I think I stopped keeping anything of importance on floppy drives years ago. Even for the installation media for DOS/Win3.x era software, which originally came on multiple floppies - I copied all of the floppies to my hard drive, then burnt them on CDs for backup. If I ever needed to install something like Windows 3.11 or MS Office for Windows 3.11 - I would just run the installation from the hard drive. Not only I don't have to deal with constantly swapping fragile easy-to-destroy media, it is also an order of magnitude faster.

When I started buying physical copies of games - everyone moved to CDs already. My earliest games were actually promotional copies sent on CDs with the video game magazine I was subscribed to. Much later I got into the hobby of buying retro games, but I have never bought anything on floppies, and don't think I ever will - no matter how good the game is. It's CD/DVD or nothing for me.

Whew, that was a long and off-topic rant. Maybe it's time to split part of the floppy discussion into its own thread. Mods/admins, what say you?

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Reply 529 of 547, by Bruninho

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Dosbox-X should run well on M1 macs. The only thing left to fix is the dynamic core, says the dev

"Design isn't just what it looks like and feels like. Design is how it works."
JOBS, Steve.

Reply 531 of 547, by Errius

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3M and Dysan disks seem to be pretty reliable.

How to test if a USB floppy drive is fully compatible with 720 disks? Just put one in and read it, or do you need to format it a few times to be sure?

Also: Do modern Windows versions still support DD disks? You have to be sure you're using a compatible OS.

“Your mission is to attack and destroy the Apple Computer manufacturing plant. You are allotted 35 bombs and 60 lasers."

Reply 532 of 547, by konc

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Errius wrote on 2020-11-22, 15:00:

How to test if a USB floppy drive is fully compatible with 720 disks? Just put one in and read it, or do you need to format it a few times to be sure?

Just try to format it once as 720K, if it's not compatible you'll get an obvious error, I don't remember exactly the wording but it says something like "format not supported"

Errius wrote on 2020-11-22, 15:00:

Also: Do modern Windows versions still support DD disks? You have to be sure you're using a compatible OS.

Yes, even latest windows 10

Reply 533 of 547, by Bruninho

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Dominus wrote on 2020-11-22, 14:34:

Yes, the dynamic core is the big hurdle and a lot of security flags it raises in Apple's security

If they manage to overcome this, and fix the issues Windows 98 has with the dynamic core, I can only imagine how good Windows 98 on Dosbox-x will be. Also need (even the intel version needs) faster Voodoo emulation. Then I’d definitely kick the butt of VMware out of my mac.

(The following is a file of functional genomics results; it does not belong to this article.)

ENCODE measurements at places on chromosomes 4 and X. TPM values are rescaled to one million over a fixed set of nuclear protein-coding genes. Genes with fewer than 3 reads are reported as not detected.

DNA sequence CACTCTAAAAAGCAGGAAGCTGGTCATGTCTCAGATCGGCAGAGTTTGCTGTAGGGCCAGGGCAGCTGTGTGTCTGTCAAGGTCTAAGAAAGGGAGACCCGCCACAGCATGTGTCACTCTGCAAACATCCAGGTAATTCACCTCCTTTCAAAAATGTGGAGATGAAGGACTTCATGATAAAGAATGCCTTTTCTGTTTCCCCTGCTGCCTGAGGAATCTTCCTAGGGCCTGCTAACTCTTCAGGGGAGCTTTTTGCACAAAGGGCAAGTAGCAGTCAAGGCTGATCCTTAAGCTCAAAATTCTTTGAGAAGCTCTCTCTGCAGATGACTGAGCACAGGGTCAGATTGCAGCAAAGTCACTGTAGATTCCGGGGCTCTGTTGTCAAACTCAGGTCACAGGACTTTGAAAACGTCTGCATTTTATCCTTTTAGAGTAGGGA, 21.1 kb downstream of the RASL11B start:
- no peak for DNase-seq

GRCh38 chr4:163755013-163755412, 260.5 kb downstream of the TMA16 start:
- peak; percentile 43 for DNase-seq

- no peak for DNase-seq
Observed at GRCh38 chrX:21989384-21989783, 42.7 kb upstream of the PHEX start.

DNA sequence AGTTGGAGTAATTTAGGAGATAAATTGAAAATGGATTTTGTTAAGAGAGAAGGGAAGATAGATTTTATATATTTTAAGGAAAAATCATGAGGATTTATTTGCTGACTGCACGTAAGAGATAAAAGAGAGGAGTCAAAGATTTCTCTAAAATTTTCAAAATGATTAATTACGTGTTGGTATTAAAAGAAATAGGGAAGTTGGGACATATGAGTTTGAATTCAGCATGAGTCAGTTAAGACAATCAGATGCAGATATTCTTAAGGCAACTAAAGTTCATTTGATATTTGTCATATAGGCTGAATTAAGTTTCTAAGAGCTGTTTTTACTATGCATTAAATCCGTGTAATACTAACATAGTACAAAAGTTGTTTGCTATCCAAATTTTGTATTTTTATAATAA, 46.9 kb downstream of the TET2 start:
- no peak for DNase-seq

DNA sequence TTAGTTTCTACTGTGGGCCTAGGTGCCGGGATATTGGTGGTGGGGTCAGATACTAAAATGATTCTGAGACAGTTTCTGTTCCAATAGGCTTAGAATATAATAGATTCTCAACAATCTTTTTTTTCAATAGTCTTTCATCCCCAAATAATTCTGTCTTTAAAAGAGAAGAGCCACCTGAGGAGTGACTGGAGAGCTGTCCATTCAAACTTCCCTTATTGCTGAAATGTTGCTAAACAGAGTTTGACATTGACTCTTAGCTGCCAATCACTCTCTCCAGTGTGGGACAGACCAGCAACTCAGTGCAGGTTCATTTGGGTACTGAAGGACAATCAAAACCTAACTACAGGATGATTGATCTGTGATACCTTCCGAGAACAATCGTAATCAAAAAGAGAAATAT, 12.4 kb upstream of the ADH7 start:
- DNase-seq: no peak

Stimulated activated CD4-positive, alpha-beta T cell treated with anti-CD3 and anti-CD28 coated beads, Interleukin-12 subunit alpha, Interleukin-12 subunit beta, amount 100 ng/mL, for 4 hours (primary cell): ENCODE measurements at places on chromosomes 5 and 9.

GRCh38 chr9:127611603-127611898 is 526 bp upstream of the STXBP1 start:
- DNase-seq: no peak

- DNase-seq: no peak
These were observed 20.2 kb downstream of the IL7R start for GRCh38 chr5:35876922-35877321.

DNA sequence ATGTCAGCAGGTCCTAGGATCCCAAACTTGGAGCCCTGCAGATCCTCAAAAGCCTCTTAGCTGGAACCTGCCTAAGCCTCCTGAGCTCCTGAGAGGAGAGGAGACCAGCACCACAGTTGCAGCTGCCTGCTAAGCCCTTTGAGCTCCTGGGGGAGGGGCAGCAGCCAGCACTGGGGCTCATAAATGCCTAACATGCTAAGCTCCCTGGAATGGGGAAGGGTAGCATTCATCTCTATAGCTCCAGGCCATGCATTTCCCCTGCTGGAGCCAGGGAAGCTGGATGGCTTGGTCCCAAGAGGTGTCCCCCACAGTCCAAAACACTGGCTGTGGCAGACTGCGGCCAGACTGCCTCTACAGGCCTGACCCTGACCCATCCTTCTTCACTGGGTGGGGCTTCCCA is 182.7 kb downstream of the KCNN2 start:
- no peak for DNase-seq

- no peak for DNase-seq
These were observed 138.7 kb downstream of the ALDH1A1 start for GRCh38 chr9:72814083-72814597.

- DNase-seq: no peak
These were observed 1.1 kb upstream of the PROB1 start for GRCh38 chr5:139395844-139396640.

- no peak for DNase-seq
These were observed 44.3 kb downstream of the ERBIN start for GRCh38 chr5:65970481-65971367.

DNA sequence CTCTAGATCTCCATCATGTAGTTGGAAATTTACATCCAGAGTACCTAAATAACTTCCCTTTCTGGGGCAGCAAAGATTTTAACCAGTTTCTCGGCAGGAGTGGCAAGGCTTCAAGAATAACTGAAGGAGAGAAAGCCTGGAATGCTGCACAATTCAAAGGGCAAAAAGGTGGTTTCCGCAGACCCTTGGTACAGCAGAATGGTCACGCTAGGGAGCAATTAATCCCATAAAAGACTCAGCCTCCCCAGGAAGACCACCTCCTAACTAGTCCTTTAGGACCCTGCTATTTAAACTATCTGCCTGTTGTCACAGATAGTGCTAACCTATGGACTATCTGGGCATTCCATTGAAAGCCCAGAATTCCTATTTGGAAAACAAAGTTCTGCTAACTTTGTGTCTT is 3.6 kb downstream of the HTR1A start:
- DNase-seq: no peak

For now I am using VMware for the occasional 3D gaming/direct3d acceleration and QEMU for the other vast majority of my retro gaming. There are only four games needing it: XP VM, with FIFA 98 & 99, CS 1.6, Flight Simulator 98 and Grand Prix 4. The first three could benefit from that but I can live without GP4 (I have the previous versions) unless QEMU ups their game and gives 3D acceleration out of the box (unlikely).

I believe that with the M1 Macs, QEMU is missing a big opportunity. The emulation is faster now, and being a free solution makes it an interesting choice instead of VMware and Parallels, which are paid virtualization choices. Give it a gui (which UTM now does) and it only needs direct3d acceleration to take the fight. But they (QEMU devs) are missing it and not working together...

"Design isn't just what it looks like and feels like. Design is how it works."
JOBS, Steve.

Reply 534 of 547, by Bruninho

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Rumor has it that leaked benchmarks suggests that Apple M1 SoC beats the 11th-gen Intel i7.

The day I was hoping for finally arrived. The start of the end for Intel. Can’t wait for the Apple M2 next. It will be incredibly fun. I can only think of an Avengers scene where Hulk beats Loki repeatedly 😂

"Design isn't just what it looks like and feels like. Design is how it works."
JOBS, Steve.

Reply 536 of 547, by Bruninho

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Caluser2000 wrote on 2020-11-23, 06:38:

RUMOR wtf!! 🤣!!!

You really are a funny fellow 🤣!

https://www.techradar.com/news/apple-m1-appea … eaked-benchmark

"Design isn't just what it looks like and feels like. Design is how it works."
JOBS, Steve.

Reply 537 of 547, by Bruninho

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Regarding DOSBox-X dynamic core: https://twitter.com/greatcodeholio/status/133 … 2097014784?s=20

Great news. Now the only thing left (which has nothing to do with Mac) is to make Windows 98 run better with dynamic core on DOSBox.

"Design isn't just what it looks like and feels like. Design is how it works."
JOBS, Steve.